It’s my belief. My personal belief mind you – that board games were quite a bit more popular back in the 60s and 70s. In addition I think that they had a more imaginative approach to the designs of the game. Just a couple of weeks ago I shared that incredible 1979 Alien board game as a case in point.
Having said that I think the 80s had some amazing board games too of course. Many of them were movie tie-in’s like The Goonies. But you also had offerings that relied on other media – like 1988’s Shrieks and Creaks that used an audio cassette.
And it’s a fact there are some INCREDIBLE games being made today. Just off the top of my head I can’t recommend Inis, 7 Wonders, or Betrayal at House on the Hill enough.
Those games however are not exactly designed for children – or furthermore quick to finish. Which is why I try to seek out the older board games. Generally for the use of the arcade but some of them are for my personal collection. Of course looking for worthy games is half the fun and thankfully we have YouTube to help make things a little easier.
[Via] Chris Hanson
Which is of course how I found this 1968 game from Milton Bradley. Pop Yer Top tasked Players on their turn to take control of the Koo-Koo bird.
Following the steps printed on the board – through two safe zones to reach the winner’s spot. Make sure to check out the degrees Koo-Koo goes to in those safe zones to ensure he doesn’t pop his top.
Image courtesy of BoardGameGeek.
There are no dice used in the Pop Yer Top. Instead a Player pushes their luck with each press of the wacky bird on the game board.
The Players have no clue of course at which point Koo-Koo will pop his top.
If that happens the Player must go all the way back to the starting area. I’ve been able to find a few copies of Pop Yer Top for purchase on ebay. They range from a mere $12 to $33. Not a bad price for such a fun game if you ask me.
I really want to thank the always impressive BoardGameGeek for the image used at the top of the post as well as the board itself.
Granted if I do pick up a copy of Pop Yer Top I will have to look into Koo-Koo’s eyes for quite some time. His all-knowing eyes!
When the band Cinderella was still a rising force in the nascent hair metal scene, they starred in a local commercial for Pat’s. Located in the Philadelphia area, where Cinderella was also based at the time, the commercial seemed like natural synergy. The band could make some extra money and get some free advertising for their new album. Pat’s on the other hand could attempt to attract all those hungry kids who were stumbling out of music clubs late at night. While the Cinderella Chili Dog Commercial ran only locally on Mtv in the area, it has since gone on to become a cult hit on the internet.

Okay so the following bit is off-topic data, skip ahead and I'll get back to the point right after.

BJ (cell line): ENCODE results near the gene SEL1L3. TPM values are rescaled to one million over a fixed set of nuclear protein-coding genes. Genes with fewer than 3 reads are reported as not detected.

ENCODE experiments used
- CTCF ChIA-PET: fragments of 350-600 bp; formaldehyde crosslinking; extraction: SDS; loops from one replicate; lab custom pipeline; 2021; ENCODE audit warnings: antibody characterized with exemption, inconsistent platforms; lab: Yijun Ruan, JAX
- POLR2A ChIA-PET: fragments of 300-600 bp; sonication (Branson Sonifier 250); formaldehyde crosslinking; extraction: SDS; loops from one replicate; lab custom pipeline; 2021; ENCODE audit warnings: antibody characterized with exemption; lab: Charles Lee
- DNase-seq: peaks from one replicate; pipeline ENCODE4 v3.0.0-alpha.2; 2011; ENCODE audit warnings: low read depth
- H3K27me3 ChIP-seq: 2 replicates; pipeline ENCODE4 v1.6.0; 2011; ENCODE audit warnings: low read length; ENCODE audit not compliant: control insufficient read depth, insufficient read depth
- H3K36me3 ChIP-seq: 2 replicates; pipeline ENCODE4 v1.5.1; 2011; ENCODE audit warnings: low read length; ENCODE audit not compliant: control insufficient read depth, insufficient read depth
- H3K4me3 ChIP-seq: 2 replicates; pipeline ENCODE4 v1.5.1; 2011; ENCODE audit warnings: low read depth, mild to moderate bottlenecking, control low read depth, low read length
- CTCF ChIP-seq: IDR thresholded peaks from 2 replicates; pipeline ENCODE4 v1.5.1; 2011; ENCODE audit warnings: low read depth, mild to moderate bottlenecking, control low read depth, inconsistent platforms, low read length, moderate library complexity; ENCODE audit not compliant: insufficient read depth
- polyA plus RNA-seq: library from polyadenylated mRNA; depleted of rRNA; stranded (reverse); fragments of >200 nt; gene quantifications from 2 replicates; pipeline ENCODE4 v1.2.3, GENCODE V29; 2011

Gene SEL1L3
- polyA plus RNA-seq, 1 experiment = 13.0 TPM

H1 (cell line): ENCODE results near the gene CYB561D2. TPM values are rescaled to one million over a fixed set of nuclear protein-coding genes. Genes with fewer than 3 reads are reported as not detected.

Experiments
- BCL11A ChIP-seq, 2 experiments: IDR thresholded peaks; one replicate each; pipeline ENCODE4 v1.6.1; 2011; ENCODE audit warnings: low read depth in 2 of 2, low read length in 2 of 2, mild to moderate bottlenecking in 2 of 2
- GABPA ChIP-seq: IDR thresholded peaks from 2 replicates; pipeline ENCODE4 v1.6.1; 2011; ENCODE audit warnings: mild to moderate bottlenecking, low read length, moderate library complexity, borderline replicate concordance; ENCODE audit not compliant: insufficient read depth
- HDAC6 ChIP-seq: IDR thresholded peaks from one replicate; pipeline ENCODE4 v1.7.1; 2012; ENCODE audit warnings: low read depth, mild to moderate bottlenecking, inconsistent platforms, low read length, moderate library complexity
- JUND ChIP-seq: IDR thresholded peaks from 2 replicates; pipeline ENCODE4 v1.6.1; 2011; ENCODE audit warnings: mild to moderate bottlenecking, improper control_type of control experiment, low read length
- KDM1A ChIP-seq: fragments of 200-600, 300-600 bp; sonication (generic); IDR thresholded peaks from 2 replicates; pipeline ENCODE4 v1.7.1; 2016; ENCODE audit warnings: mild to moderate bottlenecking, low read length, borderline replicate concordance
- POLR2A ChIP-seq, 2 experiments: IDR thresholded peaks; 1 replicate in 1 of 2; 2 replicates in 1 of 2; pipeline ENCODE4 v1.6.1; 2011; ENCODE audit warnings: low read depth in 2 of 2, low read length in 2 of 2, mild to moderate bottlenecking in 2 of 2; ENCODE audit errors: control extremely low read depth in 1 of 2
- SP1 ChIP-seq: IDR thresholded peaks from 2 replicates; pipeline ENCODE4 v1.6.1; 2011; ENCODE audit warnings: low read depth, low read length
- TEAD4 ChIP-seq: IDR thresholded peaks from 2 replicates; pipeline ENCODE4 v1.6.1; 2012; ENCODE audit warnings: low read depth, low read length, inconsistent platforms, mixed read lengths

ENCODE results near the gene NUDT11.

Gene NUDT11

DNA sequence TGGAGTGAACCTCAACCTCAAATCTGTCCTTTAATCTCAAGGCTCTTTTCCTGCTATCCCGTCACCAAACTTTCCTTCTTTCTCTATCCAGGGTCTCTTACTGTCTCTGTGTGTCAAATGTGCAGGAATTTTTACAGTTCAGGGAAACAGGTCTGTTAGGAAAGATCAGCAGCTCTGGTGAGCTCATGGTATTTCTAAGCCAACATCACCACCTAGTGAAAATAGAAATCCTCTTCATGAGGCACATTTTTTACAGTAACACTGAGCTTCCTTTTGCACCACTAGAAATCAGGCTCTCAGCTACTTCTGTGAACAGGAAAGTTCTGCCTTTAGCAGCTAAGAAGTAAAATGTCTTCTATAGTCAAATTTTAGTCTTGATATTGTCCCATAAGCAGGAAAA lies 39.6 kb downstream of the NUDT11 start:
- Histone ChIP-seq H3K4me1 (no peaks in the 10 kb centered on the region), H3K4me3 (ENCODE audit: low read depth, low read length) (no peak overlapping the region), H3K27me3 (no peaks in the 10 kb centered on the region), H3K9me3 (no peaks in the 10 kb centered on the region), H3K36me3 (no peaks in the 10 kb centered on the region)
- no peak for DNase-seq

When I first heard it a couple of years ago, I was smitten. I cannot claim to be a fan of Cinderella, but this was something special. Music being used to sell chili dogs. A movement I can get behind no matter what the genre of music.
The band sings a song all about Pat’s and its amazing hot dogs. While the song is a big redundant, I think it is cassingle worthy. It should have at least been a B-side.
Sadly Pat’s didn’t stay in business. I guess the wave of grunge that swept hair metal away also damaged chili dog sales. Damn you Nirvana! Pat’s Chili Dogs had two locations. The one at Route 420 and McDade Boulevard in Folsom, PA and a second on Route 291 in Lester, PA. Both locations were open 24 hours a day. So you could rock out to your favorite metal bands and get stuffed whenever you needed.
Watch the world-famous Cinderella Chili Dog Commercial
Now I know after one watching, you don’t know the jingle by heart. But admit it, you can’t help yourself from singing “Pat’s dogs!” That might be because some of the lyrics are a little hard to decipher? Here is my attempt to decipher them.
Hey, we’re Cinderella for Pat’s Chili Dogs!
The cook is never tired!
The Steam is always fired!
Two locations rockin’ all night
We ????? ???? Lester????
Pat’s Chili Dogs!
Pat’s Chili Dogs!
Captain Kirk and the crew of the starship Enterprise have faced many grave dangers. Quite a few of them avoided thanks to the transporter. As well as the talents of Lieutenant commander Montgomery Scott. As I’ve mentioned on more than one occasion on The Retroist – Mr. Scott was always one of my favorites.